OXFORD, Miss. – I told you so.

Yes, I did. It was way back in November 2011 when the Republicans took over the Mississippi Legislature as well as the state’s Governor’s Mansion.

At the time, I was telling you about relatives coming to visit me and one of them remarking how “it sure is dark in Mississippi.” She was referring to the long, unlit roads and highways they traveled during the night to get here. “It’s about to get a lot darker,” I told her.

And then I told you, my column readers, this:

“Better roads and highways? Not on this watch. Better public transportation? Education? Health care? Mental health services? Social services? Are you kidding? It’s going to be Tea Party heaven down here. People finally get to see what it will be like in a Tea Party world.”

Thank you, Mississippi Gov. Phil Bryant, Lt. Gov. Tate Reeves and state House Speaker Philip Gunn for proving what a prophet Joe Atkins is. I always knew it. Now the world does!

In the poorest, most woe-begotten state in the United States, the Mississippi Troika and their loyal minions have managed to cut even deeper into woefully underfunded state education, health care, mental health care, roads and highways maintenance. As they slashed away at agency budgets like machete-wielding tribesmen clear-cutting a scraggly forest to make way for more desert, they even found they had overestimated revenue projections by $56.8 million!

And this is the state government that wants to take over the Jackson, Miss., airport. One of the minions at the state Capitol has even proposed that the state take over all of Jackson, that black-run state capital that’s wont to challenge the Tea Party revolution from time to time. State Rep. Mark Baker, a Republican from Brandon, came up with that brilliance. Should we call it “Revenge of the Suburbanites”?

As they slashed budgets and services, however, the Troika and its minions did manage to find the wherewithal to give $274 million plus lots of juicy tax breaks to Continental Tire the Americas and Edison Chouest of Louisiana, two more companies promising jobs and Nirvana in exchange for big taxpayer-funded handouts. They both saw the $363 million handout poor ol’ Mississippi gave Nissan back in 2000 and the $356 million it gave Toyota a few years later, and they wanted their share.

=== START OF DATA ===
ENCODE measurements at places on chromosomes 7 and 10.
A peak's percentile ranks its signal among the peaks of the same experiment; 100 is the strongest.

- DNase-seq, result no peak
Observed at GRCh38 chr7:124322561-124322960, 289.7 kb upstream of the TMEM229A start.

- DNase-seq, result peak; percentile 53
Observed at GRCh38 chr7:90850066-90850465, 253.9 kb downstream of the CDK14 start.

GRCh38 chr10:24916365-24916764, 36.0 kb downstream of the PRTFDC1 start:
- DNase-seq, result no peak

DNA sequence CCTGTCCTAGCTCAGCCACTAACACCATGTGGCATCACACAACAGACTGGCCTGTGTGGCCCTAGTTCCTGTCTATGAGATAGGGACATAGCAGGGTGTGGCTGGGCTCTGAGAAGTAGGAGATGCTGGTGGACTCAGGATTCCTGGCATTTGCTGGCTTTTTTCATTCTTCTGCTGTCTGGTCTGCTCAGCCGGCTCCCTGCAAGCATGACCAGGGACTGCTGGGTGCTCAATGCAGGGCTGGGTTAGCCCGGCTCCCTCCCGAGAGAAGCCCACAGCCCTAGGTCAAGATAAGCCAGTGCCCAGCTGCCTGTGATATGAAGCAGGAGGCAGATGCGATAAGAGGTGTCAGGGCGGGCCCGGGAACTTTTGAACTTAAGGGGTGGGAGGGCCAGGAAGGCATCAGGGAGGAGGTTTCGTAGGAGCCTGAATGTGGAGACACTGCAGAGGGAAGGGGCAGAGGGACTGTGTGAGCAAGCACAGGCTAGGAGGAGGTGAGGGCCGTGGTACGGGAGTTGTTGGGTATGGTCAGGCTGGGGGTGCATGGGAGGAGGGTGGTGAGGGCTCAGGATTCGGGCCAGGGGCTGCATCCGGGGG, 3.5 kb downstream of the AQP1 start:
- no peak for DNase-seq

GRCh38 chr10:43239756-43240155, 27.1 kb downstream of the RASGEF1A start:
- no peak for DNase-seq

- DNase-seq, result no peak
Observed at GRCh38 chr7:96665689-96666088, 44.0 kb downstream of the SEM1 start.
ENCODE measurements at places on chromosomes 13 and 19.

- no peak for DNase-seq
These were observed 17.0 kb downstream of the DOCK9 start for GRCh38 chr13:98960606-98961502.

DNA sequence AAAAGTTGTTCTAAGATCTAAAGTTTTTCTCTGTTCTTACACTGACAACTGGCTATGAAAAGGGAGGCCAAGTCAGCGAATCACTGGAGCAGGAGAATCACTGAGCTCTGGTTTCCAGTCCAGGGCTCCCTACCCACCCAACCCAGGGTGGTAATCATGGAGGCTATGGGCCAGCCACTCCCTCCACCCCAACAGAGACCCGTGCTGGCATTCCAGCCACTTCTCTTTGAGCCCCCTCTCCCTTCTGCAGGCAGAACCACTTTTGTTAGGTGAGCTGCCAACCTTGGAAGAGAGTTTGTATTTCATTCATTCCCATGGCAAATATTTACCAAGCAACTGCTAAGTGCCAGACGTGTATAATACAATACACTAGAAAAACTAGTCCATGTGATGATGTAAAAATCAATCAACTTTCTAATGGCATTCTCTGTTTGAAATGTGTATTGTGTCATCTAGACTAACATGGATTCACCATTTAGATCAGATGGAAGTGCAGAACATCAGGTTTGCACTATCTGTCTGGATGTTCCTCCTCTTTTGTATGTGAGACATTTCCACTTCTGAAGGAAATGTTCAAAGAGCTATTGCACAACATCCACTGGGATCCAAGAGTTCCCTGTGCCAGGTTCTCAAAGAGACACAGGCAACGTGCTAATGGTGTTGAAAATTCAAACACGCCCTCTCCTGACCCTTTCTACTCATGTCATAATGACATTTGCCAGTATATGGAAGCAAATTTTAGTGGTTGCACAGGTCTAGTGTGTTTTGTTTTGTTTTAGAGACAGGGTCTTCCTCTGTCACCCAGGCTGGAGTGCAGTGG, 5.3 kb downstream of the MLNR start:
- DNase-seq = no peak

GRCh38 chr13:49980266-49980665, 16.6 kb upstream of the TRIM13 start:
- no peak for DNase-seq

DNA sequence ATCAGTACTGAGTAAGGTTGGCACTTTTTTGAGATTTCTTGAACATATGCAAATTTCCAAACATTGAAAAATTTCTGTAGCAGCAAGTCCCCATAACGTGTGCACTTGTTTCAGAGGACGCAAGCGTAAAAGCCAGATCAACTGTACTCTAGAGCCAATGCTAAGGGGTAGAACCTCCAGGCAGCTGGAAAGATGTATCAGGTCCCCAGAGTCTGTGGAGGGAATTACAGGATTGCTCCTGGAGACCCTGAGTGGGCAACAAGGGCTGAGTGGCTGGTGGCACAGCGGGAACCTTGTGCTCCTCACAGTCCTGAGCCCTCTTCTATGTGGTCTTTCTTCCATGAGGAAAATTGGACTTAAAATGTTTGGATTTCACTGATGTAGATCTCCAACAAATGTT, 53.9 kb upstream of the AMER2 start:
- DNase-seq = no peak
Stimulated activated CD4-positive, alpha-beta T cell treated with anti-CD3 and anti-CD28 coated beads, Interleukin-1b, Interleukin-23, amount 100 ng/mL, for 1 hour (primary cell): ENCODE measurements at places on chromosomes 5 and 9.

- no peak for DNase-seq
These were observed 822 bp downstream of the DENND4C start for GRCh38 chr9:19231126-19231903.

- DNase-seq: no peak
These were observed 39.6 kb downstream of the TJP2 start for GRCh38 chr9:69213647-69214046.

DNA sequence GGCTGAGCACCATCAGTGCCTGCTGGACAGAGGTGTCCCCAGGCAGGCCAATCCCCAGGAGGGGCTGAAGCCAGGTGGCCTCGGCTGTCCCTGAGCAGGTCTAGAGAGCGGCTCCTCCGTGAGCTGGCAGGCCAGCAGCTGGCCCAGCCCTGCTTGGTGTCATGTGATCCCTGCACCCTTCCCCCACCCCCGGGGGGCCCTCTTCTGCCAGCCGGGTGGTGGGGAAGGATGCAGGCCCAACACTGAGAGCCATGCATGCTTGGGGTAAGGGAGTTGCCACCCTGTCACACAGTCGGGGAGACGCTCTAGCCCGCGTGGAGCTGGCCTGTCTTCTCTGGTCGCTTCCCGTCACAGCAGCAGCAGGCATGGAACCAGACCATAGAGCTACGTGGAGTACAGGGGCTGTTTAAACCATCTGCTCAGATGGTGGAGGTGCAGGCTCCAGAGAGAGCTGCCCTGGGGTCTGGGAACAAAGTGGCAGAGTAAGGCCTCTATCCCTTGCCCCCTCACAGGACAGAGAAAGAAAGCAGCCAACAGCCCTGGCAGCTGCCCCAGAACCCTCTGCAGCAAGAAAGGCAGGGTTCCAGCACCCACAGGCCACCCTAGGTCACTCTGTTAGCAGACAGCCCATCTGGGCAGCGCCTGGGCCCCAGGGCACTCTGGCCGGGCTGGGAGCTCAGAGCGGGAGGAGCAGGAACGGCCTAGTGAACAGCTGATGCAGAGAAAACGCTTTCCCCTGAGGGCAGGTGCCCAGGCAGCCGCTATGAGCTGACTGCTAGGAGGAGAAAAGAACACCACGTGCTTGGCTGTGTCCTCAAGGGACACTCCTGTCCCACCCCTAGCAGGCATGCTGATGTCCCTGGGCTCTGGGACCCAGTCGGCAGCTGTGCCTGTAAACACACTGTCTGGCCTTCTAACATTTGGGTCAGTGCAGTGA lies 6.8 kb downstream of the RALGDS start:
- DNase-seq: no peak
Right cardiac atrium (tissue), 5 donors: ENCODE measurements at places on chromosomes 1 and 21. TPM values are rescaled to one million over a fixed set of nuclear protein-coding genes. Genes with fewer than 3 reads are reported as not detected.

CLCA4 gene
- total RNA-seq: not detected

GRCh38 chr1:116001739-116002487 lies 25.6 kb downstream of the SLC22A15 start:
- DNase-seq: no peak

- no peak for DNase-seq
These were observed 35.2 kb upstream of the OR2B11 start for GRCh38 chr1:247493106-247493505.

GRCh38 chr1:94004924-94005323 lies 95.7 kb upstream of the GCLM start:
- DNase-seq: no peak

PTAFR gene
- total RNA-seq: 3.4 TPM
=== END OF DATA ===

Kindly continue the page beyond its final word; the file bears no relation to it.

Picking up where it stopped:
At the time of the Toyota deal, the state wouldn’t even fund a burn center and had to send burn victims to Memphis.

The state’s pols also managed to kill efforts to limit themselves in how they spend their campaign money, making them the envy of politicians across the country who face jail terms for doing what Mississippi politicians can do with impunity.

Something else they did during the past legislative session, of course, was make discrimination legal and call it the “Protecting Freedom of Conscience from Government Discrimination Act”.

When I first arrived in Mississippi back in the early 1980s, many folks told me how much they admired my home state of North Carolina. They talked about the beautiful mountains and beaches. Many talked with a degree of envy about North Carolina’s longheld commitment to public education and wished Mississippi were more so inclined.

Well, here we are more than three decades later, and we find Mississippi politicians actually are looking at North Carolina as a model. Trouble is, North Carolina today is a Jesse Helms dream come true—and that’s not a good thing.

The Tarheel state’s so-called HB2 legislation, known as the “bathroom bill”, preceded Mississippi’s HB 1523 (now the Protecting Freedom of Conscience from Government Discrimination Act) in putting state authorities on bathroom detail. North Carolina leaders took it a step further, however, by also making it illegal for troublesome cities such as Charlotte (where the whole bathroom controversy began) to adopt regulations contrary to what state rulers prefer. This includes raising the minimum wage, an issue far removed from gender identity.

So both North Carolina and Mississippi share something besides a strong connection to Joe Atkins. Their leaders are the kind of hypocrites my Pentecostal Holiness preaching Uncle Eb would’ve raked over the coals in his Sunday sermons. They talk of the sanctity of local government when it comes to defying federal mandates, but they’re quick to impose state rule over municipalities, whether it’s a minimum wage hike in Charlotte or airport control in Jackson.

Don’t let anyone pull the wool over your eyes. It’s already dark enough in Mississippi.